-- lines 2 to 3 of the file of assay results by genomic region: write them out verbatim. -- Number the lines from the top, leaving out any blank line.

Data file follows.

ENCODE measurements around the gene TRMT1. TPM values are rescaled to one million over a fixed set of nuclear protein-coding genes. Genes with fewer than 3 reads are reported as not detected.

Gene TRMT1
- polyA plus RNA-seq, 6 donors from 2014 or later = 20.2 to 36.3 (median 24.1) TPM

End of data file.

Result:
Gene TRMT1
- polyA plus RNA-seq, 6 donors from 2014 or later = 20.2 to 36.3 (median 24.1) TPM